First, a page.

Workshop on language acquisition across cultures and methodological approaches

The focus of this workshop will be on combining cross cultural studies with computational methods to understand the role of language specificities (e.g. extreme phonetic reduction in Danish) and the practices surrounding language development (e.g. child-directed speech, interactions with children, etc.). A side issue is how to ensure open science practices to build a cumulative science of language acquisition.

 

The idea of the workshop was born from local ongoing research on the “Puzzle of Danish” (http://projects.au.dk/the-puzzle-of-danish/) led by Morten Christiansen. In particular, a subproject is investigating how the practices surrounding child directed speech accommodate or not the strong phonetic reduction and high number of vocalic sounds in Danish, and what the consequences of this are.

 

Speakers:

 

Alex Cristia

Researcher at CNRS, Laboratoire de Sciences Cognitives et Psycholinguistique. 

There is wide individual and cultural variation in experiences afforded to young children. Should we see wide variation in language outcomes as a result? The answer to this actually depends on one's theory. I will present a meta-theoretical framework that allows us to estimate data requirements according to a wide range of theories, with a focus on phonological acquisition.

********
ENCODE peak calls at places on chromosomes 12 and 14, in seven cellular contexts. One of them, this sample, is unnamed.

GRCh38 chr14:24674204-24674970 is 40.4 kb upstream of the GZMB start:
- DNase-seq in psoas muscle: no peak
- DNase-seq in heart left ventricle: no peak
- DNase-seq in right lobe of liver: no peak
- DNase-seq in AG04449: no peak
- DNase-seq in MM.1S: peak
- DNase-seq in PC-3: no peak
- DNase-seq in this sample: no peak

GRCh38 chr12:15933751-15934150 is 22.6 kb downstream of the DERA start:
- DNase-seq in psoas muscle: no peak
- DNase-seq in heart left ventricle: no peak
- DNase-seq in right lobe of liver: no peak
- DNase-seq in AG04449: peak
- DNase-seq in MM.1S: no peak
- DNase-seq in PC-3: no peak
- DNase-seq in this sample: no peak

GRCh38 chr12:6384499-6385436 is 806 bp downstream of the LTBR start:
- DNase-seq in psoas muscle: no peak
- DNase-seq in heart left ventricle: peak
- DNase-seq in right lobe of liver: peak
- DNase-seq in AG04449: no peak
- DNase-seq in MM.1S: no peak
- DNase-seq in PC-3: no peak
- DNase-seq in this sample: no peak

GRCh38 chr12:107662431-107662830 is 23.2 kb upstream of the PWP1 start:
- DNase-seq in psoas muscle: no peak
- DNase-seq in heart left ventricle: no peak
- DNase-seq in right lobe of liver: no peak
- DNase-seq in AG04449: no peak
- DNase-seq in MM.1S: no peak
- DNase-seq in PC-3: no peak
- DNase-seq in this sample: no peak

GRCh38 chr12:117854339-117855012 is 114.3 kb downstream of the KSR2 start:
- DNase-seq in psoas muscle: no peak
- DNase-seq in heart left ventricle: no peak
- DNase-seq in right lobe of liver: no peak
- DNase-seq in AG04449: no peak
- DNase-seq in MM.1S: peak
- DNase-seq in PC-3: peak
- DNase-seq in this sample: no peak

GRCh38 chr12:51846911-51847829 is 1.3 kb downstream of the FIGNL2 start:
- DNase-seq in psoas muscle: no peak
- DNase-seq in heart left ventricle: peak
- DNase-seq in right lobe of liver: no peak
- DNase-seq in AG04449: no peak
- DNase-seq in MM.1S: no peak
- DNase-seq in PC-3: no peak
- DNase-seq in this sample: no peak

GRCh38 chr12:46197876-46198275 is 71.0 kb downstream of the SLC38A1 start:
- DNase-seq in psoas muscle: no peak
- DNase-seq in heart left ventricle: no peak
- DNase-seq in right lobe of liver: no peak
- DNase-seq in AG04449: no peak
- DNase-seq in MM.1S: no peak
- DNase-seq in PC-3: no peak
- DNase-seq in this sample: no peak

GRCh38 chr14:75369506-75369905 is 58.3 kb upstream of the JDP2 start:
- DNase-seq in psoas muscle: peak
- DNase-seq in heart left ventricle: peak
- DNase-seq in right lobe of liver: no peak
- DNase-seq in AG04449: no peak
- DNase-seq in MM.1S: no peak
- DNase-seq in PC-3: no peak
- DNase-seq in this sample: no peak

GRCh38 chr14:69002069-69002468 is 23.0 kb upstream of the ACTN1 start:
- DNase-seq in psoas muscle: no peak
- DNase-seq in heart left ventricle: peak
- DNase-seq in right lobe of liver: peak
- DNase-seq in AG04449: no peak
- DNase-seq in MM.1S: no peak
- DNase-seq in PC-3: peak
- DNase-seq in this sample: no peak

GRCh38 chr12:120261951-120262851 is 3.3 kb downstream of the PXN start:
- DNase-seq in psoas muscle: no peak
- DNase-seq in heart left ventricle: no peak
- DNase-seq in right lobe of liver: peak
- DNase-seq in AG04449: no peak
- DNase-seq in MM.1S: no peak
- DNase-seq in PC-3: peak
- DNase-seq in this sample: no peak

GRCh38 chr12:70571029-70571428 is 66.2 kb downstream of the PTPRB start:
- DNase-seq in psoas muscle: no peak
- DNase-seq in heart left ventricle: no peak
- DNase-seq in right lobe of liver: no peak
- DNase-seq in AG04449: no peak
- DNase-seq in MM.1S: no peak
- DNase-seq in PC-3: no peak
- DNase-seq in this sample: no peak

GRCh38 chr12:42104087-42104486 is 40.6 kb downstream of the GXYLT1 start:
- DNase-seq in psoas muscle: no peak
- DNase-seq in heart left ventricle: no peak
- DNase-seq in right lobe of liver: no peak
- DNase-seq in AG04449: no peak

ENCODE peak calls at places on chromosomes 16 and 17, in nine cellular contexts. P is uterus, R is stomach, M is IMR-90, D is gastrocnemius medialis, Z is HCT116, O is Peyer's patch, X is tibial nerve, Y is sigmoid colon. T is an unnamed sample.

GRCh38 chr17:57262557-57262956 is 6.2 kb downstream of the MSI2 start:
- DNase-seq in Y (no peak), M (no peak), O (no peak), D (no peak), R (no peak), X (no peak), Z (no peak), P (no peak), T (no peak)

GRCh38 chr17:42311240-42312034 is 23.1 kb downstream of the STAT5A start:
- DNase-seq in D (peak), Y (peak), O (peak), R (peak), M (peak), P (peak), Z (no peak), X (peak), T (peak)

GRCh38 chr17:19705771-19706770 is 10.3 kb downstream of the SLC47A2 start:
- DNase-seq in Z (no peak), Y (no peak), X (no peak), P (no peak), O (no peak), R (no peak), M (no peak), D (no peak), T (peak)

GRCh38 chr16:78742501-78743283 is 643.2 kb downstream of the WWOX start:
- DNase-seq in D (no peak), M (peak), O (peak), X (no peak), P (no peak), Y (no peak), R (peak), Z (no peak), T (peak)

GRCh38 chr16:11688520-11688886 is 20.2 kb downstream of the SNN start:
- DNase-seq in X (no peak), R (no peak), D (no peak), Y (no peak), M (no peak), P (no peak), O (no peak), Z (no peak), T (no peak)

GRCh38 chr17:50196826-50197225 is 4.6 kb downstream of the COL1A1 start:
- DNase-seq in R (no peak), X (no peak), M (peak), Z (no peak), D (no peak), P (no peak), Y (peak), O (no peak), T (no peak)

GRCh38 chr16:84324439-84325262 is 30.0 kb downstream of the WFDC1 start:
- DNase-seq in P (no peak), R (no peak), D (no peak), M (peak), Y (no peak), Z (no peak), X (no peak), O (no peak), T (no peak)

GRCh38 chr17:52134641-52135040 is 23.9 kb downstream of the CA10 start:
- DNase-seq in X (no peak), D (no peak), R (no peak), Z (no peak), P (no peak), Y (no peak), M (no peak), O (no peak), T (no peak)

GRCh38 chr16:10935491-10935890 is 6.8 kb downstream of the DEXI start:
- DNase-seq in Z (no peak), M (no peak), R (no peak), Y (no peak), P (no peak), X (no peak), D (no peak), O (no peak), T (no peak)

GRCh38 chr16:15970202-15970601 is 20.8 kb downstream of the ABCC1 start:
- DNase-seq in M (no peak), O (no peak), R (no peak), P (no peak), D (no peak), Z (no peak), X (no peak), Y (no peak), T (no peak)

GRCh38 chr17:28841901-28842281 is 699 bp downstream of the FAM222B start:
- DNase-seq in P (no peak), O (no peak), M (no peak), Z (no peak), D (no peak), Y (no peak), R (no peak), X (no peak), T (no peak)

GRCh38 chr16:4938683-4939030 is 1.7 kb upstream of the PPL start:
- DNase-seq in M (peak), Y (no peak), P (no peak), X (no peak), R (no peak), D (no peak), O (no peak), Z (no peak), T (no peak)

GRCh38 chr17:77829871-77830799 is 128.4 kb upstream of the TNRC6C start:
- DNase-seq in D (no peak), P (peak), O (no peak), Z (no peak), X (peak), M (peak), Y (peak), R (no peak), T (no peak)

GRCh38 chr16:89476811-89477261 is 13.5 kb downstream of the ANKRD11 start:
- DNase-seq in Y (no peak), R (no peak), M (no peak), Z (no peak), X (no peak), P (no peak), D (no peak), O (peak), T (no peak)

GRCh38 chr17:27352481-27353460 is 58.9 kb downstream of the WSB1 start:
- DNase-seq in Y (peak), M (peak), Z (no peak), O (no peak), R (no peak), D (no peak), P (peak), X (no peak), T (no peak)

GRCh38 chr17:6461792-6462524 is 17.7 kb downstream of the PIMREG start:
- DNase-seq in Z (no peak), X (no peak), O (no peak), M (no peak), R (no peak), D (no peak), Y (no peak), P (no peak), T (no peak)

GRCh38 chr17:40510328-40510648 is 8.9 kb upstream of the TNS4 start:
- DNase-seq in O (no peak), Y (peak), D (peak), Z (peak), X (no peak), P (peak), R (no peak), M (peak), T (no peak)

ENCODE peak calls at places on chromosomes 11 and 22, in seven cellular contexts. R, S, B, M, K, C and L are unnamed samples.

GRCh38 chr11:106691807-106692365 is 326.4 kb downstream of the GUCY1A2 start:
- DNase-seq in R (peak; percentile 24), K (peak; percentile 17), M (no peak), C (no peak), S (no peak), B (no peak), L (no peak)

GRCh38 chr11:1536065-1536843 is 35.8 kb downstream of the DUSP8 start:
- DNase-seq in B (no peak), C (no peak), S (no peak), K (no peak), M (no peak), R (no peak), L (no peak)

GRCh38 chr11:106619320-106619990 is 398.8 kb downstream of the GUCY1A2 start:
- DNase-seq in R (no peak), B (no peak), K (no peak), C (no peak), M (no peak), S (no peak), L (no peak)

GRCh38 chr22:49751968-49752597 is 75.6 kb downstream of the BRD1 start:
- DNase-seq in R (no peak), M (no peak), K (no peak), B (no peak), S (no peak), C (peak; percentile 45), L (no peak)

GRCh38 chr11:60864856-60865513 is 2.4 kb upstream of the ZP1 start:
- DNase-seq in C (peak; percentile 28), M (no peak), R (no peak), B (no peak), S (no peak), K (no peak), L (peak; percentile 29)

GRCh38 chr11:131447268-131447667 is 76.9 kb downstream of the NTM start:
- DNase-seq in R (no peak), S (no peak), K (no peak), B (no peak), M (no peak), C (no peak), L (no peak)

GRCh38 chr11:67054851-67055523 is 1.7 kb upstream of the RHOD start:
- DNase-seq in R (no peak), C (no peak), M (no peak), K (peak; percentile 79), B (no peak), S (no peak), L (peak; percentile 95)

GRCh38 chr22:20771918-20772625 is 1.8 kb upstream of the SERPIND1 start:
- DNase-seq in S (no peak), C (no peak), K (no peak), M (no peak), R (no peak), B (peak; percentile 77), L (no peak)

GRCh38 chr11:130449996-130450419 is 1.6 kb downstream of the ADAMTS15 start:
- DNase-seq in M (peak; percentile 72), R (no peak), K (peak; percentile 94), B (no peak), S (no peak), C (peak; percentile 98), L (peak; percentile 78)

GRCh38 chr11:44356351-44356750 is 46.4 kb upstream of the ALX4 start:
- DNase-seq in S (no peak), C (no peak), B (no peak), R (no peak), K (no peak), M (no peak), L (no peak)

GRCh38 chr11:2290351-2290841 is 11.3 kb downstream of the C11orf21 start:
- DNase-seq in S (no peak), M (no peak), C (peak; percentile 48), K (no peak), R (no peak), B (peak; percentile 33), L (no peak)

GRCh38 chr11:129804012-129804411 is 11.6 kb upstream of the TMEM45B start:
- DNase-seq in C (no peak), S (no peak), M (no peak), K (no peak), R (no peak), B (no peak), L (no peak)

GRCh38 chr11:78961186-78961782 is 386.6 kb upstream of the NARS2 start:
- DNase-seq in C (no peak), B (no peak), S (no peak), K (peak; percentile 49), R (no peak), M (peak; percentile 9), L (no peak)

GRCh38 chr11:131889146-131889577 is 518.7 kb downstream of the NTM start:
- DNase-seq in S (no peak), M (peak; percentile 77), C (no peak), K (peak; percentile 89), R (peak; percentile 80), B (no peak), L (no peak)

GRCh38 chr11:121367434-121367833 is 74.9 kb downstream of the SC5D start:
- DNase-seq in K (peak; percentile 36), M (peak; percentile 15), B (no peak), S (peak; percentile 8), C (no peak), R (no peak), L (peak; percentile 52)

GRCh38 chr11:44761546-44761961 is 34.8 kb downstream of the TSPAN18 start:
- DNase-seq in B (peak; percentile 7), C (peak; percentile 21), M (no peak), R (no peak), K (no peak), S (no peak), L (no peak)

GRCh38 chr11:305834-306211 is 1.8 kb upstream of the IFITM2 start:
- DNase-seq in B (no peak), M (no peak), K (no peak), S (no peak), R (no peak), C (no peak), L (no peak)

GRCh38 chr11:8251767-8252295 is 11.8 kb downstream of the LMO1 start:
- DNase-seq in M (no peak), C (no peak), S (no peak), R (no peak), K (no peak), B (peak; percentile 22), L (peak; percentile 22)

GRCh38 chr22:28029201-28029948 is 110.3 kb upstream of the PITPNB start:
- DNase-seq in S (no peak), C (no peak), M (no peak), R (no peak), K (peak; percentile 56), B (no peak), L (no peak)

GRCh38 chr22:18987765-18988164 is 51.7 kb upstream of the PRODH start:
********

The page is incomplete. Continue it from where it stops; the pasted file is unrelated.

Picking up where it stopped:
Marisa Casillas

Postdoctoral researcher at the Max Planck Institute for Psycholinguistics. 

The ACLEW project seeks to build a cross-culturally valid description of children's real-world early language experiences with a highly diverse sample, a common annotation system, and new open-source tools for automated analysis. I will discuss the ACLEW group’s recent progress in developing these tools and the initial results emerging from our comparative and tool-aided analyses.

 

Caroline Rowland

Professor and director of the Language Development department at the Max Planck Institute for Psycholinguistics. 

Caroline Rowland will give a talk about the Language05 project that is investigating the development of language in children from 0-5 years.

 

Christina Bergmann

Postdoctoral researcher at the Max Planck Institute for Psycholinguistics.

Christina Bergmann will give a talk about combining computational modelling and child language data.

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